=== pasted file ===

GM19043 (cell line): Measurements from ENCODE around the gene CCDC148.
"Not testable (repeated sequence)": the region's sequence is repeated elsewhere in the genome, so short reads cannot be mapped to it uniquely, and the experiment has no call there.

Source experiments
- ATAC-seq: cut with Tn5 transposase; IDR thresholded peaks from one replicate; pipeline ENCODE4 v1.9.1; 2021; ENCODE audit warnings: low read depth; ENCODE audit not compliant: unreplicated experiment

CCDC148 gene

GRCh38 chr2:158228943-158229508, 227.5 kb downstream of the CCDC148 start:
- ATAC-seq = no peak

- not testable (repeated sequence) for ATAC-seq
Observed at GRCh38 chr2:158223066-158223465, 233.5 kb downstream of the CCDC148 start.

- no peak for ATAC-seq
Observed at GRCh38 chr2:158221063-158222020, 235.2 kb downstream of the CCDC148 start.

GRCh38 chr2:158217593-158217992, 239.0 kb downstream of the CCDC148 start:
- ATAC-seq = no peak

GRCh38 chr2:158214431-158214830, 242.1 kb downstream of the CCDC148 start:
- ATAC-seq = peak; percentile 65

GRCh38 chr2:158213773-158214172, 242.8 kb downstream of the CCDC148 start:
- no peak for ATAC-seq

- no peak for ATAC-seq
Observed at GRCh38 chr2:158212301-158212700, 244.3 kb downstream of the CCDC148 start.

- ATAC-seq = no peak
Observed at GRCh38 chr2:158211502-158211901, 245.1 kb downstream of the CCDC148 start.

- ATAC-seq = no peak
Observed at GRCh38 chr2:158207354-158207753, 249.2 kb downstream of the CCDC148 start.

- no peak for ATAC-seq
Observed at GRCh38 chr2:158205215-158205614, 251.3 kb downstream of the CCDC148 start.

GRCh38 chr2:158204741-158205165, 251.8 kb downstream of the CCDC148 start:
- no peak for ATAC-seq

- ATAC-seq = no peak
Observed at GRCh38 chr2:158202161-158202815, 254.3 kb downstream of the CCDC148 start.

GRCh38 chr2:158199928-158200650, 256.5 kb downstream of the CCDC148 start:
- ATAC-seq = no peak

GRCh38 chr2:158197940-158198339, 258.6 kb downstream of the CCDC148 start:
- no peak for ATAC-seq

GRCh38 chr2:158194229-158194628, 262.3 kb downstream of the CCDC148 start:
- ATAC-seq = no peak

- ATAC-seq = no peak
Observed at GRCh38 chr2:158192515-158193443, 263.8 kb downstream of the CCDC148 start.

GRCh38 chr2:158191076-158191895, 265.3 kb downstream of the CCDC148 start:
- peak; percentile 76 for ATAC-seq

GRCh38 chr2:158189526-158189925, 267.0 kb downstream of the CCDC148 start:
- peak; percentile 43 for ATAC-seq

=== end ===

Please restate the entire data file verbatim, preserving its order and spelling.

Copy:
GM19043 (cell line): Measurements from ENCODE around the gene CCDC148.
"Not testable (repeated sequence)": the region's sequence is repeated elsewhere in the genome, so short reads cannot be mapped to it uniquely, and the experiment has no call there.

Source experiments
- ATAC-seq: cut with Tn5 transposase; IDR thresholded peaks from one replicate; pipeline ENCODE4 v1.9.1; 2021; ENCODE audit warnings: low read depth; ENCODE audit not compliant: unreplicated experiment

CCDC148 gene

GRCh38 chr2:158228943-158229508, 227.5 kb downstream of the CCDC148 start:
- ATAC-seq = no peak

- not testable (repeated sequence) for ATAC-seq
Observed at GRCh38 chr2:158223066-158223465, 233.5 kb downstream of the CCDC148 start.

- no peak for ATAC-seq
Observed at GRCh38 chr2:158221063-158222020, 235.2 kb downstream of the CCDC148 start.

GRCh38 chr2:158217593-158217992, 239.0 kb downstream of the CCDC148 start:
- ATAC-seq = no peak

GRCh38 chr2:158214431-158214830, 242.1 kb downstream of the CCDC148 start:
- ATAC-seq = peak; percentile 65

GRCh38 chr2:158213773-158214172, 242.8 kb downstream of the CCDC148 start:
- no peak for ATAC-seq

- no peak for ATAC-seq
Observed at GRCh38 chr2:158212301-158212700, 244.3 kb downstream of the CCDC148 start.

- ATAC-seq = no peak
Observed at GRCh38 chr2:158211502-158211901, 245.1 kb downstream of the CCDC148 start.

- ATAC-seq = no peak
Observed at GRCh38 chr2:158207354-158207753, 249.2 kb downstream of the CCDC148 start.

- no peak for ATAC-seq
Observed at GRCh38 chr2:158205215-158205614, 251.3 kb downstream of the CCDC148 start.

GRCh38 chr2:158204741-158205165, 251.8 kb downstream of the CCDC148 start:
- no peak for ATAC-seq

- ATAC-seq = no peak
Observed at GRCh38 chr2:158202161-158202815, 254.3 kb downstream of the CCDC148 start.

GRCh38 chr2:158199928-158200650, 256.5 kb downstream of the CCDC148 start:
- ATAC-seq = no peak

GRCh38 chr2:158197940-158198339, 258.6 kb downstream of the CCDC148 start:
- no peak for ATAC-seq

GRCh38 chr2:158194229-158194628, 262.3 kb downstream of the CCDC148 start:
- ATAC-seq = no peak

- ATAC-seq = no peak
Observed at GRCh38 chr2:158192515-158193443, 263.8 kb downstream of the CCDC148 start.

GRCh38 chr2:158191076-158191895, 265.3 kb downstream of the CCDC148 start:
- peak; percentile 76 for ATAC-seq

GRCh38 chr2:158189526-158189925, 267.0 kb downstream of the CCDC148 start:
- peak; percentile 43 for ATAC-seq